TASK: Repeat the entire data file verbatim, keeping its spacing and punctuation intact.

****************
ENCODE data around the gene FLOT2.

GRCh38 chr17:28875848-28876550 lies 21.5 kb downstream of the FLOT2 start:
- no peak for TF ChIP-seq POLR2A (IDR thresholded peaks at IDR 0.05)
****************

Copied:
ENCODE data around the gene FLOT2.

GRCh38 chr17:28875848-28876550 lies 21.5 kb downstream of the FLOT2 start:
- no peak for TF ChIP-seq POLR2A (IDR thresholded peaks at IDR 0.05)